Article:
Featuring: Samantha Jayne Allen, Jonathan Ames, Timothy Bella, Olivia Blake, Hillary Chute, Heather Cleary, S. A. Cosby, Lillian Fishman, John French, Meg Gardiner, Grant Ginder, J. T. Greathouse, James Grippando, Tea Hacic-Vlahovic, Guy Haley, Jordan Harper, John Irving, Alma Katsu, Patrick Radden Keefe, Kathleen Kent, Joe R. Lansdale, Sam Lipsyte, Brenda Lozano, Michael Mann, Emily McGovern, J. M. Miro, Lauren Nossett, Anya Ow, Paul Oyer, Dan Pfeiffer, Robert Pobi, Josh Riedel, Emery Robin, Alex Segura, Mike Shackle, Margaret Sullivan, G.B. Trudeau, Chris Wraight
Samantha Jayne Allen, PAY DIRT ROAD (Minotaur)
Friday Night Lights meets Mare of Easttown in this small-town mystery about an unlikely private investigator searching for a missing waitress.
Annie McIntyre has a love/hate relationship with Garnett, Texas.
Recently graduated from college and home waitressing, lacking not in ambition but certainly in direction, Annie is lured into the family business — a private investigation firm — by her supposed-to-be-retired grandfather, Leroy, despite the rest of the clan’s misgivings.
When a waitress at the café goes missing, Annie and Leroy begin an investigation that leads them down rural routes and haunted byways, to noxious-smelling oil fields and to the glowing neon of local honky-tonks. As Annie works to uncover the truth she finds herself identifying with the victim in increasing, unsettling ways, and realizes she must confront her own past — failed romances, a disturbing experience she’d rather forget, and the trick mirror of nostalgia itself — if she wants to survive this homecoming.
“Friday Night Lights meets Mare of Easttown” is a pretty intriguing pitch. I’ve heard very good things about this novel, and hope to get to it very soon. Pay Dirt Road is out now, published by Minotaur Books in North America and in the UK.
Jonathan Ames, THE WHEEL OF DOLL (Mulholland)
Happy Doll returns with a new philosophy and a new case…
Although badly scarred and down to his last kidney after the previous caper, Happy Doll is back in business. When a beguiling young woman turns up at his door, it’s Doll’s past that comes knocking. Mary DeAngelo is searching for her estranged mother, Ines Candle — a singular and troubled woman Doll once loved. The last he’d seen her she’d been near-death: arms slit like envelopes. Although she survived the episode, she vanished shortly thereafter. Now, years later, Mary claims Ines is alive and has recently made contact — messaging her on Facebook and calling her from a burner phone — only to disappear once again. Although his psychoanalyst would discourage it, Doll takes the case, desperate to see Ines again. But as the investigation deepens, there are questions he can’t shake. What’s led the flighty Ines to reappear? Is Mary only relaying half the truth? And who is Mary’s strange and mysterious husband?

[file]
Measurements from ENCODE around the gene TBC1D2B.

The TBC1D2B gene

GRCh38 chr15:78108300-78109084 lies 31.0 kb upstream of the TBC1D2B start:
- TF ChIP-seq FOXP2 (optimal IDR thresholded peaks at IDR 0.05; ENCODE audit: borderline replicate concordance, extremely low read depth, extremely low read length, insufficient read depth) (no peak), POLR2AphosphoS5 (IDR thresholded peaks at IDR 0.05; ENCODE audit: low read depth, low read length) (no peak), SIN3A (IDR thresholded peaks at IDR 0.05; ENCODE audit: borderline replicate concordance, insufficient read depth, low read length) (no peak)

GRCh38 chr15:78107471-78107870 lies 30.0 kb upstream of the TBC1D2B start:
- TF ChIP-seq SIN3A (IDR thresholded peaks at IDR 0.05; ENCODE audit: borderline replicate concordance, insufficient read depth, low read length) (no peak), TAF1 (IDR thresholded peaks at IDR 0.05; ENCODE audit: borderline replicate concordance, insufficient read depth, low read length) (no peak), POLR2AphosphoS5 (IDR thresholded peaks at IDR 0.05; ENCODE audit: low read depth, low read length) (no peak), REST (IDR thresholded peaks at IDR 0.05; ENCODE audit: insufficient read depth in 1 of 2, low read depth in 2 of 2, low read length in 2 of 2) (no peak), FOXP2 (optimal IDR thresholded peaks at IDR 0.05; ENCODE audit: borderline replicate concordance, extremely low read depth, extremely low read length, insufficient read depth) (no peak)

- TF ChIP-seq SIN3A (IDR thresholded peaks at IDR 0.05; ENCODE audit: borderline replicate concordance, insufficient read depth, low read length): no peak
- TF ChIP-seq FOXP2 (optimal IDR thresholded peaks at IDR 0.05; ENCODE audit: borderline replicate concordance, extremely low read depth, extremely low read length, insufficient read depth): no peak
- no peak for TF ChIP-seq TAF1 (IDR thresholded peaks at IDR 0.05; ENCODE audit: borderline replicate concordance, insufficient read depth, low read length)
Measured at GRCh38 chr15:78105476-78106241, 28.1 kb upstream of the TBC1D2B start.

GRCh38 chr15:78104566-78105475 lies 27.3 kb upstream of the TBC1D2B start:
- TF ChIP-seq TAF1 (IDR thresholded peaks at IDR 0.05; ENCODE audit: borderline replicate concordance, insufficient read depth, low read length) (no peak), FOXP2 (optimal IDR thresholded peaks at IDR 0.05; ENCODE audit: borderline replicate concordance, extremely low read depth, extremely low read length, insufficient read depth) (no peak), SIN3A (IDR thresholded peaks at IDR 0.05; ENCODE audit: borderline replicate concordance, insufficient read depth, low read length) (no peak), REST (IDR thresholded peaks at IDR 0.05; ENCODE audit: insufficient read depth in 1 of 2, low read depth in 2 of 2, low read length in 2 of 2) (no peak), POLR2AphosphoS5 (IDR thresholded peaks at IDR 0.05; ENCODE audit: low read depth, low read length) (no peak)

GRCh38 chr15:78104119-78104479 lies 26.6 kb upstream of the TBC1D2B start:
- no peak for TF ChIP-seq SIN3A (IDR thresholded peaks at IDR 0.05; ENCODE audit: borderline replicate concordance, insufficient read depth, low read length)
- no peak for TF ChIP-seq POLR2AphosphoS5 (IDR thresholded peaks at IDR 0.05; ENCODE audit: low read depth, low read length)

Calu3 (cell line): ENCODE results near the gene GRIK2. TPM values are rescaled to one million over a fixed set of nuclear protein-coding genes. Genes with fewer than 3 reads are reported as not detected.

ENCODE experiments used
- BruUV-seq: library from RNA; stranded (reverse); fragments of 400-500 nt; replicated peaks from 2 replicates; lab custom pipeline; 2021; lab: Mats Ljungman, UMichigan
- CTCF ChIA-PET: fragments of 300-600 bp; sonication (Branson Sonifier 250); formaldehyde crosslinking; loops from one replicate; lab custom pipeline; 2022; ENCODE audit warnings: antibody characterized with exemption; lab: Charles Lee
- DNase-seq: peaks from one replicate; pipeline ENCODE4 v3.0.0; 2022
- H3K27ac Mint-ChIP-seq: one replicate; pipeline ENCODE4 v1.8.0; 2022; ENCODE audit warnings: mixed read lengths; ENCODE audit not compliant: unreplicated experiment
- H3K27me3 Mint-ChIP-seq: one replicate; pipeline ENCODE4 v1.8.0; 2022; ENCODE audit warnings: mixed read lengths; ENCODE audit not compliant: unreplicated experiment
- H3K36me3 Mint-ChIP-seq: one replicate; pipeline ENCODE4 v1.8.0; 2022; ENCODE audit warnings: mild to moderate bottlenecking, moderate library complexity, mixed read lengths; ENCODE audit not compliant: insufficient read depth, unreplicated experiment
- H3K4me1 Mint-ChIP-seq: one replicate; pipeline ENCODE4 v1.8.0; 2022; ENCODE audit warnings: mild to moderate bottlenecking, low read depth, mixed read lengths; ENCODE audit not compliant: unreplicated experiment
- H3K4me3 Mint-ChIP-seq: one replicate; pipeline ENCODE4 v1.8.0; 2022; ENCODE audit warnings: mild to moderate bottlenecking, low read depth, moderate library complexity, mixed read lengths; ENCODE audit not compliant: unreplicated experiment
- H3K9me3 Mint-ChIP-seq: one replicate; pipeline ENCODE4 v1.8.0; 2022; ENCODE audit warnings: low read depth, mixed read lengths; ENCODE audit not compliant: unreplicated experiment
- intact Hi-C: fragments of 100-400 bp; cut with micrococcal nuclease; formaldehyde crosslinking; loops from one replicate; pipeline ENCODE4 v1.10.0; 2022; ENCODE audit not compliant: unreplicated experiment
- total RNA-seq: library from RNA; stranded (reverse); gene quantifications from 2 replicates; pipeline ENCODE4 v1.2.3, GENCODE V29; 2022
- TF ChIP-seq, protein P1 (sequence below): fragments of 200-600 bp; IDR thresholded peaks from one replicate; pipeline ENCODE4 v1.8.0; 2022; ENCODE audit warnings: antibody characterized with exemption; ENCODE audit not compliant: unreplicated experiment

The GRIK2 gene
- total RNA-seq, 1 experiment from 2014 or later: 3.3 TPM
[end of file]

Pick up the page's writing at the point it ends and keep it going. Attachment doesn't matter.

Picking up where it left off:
In this wholly original follow-up to A MAN NAMED DOLL, Happy travels through L.A., Washington, Oregon and back again — a journey that gets wilder and woolier with each turn. An irreverent and inventive mystery, THE WHEEL OF DOLL is not to be missed.
I very much enjoyed Ames’s first Happy Doll novel, A Man Named Doll. I’ve been looking forward to this ever since it was announced. The Wheel of Doll is due to be published by Mulholland Books in North America (September 6th) and Pushkin Vertigo in the UK (December 1st).
Timothy Bella, BARKLEY (Hanover Square Press)
The definitive biography of Charles Barkley, exploring his early childhood, his storied NBA career, and his enduring legacy as a provocative voice in American pop culture
He’s one of the most interesting American athletes in the past fifty years. Passionate, candid, iconoclastic, and gifted both on and off the court, Charles Barkley has made a lasting impact on not only the world of basketball but pop culture at large.
Yet few people know the real Charles. Raised by his mother and grandmother in Leeds, Alabama, he struggled in his early years to fit in until he found a sense of community and purpose in basketball. In the NBA he went toe-to-toe with the biggest legends in the game, from Magic to Michael to Hakeem to Shaq. But in the years since, he has become a bold agitator for social change, unafraid to grapple, often brashly, with even the thorniest of cultural issues facing our nation today.
Informed by over 370 original interviews and painstaking research, Timothy Bella’s Barkley is the most comprehensive biography to date of one of the most talked-about icons in the world of sports.
Very much looking forward to reading this. Charles Barkley has been one of those figures in basketball I’ve been familiar with since even before I was able to watch NBA games regularly. But, he’s also a player (now commentator) about whom I don’t actually know very much. Barkley is due to be published by Hanover Square Press in North America and in the UK, on November 1st.
Olivia Blake, THE ATLAS PARADOX (Tor Books)
Six magicians were presented with the opportunity of a lifetime.
Five are now members of the Society.
Two paths lay before them.
All must pick a side.
Alliances will be tested, hearts will be broken, and The Society of Alexandrians will be revealed for what it is: a secret society with raw, world-changing power, headed by a man whose plans to change life as we know it are already under way.
The second novel in the “BookTok sensation”. I haven’t had a chance to read The Atlas Six, yet, but I do like the sound of the premise — who doesn’t like a novel about deadly magical competition shenanigans? I hope to get caught up soon (perhaps over the summer). The Atlas Paradox is due to be published by Tor Books in North America and in the UK, on October 25th.
Hillary Chute, MAUS NOW (Pantheon)
Richly illustrated with images from Art Spiegelman’s work, Maus Nowgathers together many of contemporary culture’s leading critics, authors, and academics on the radical achievement and innovation of Maus more than forty years since its first publication.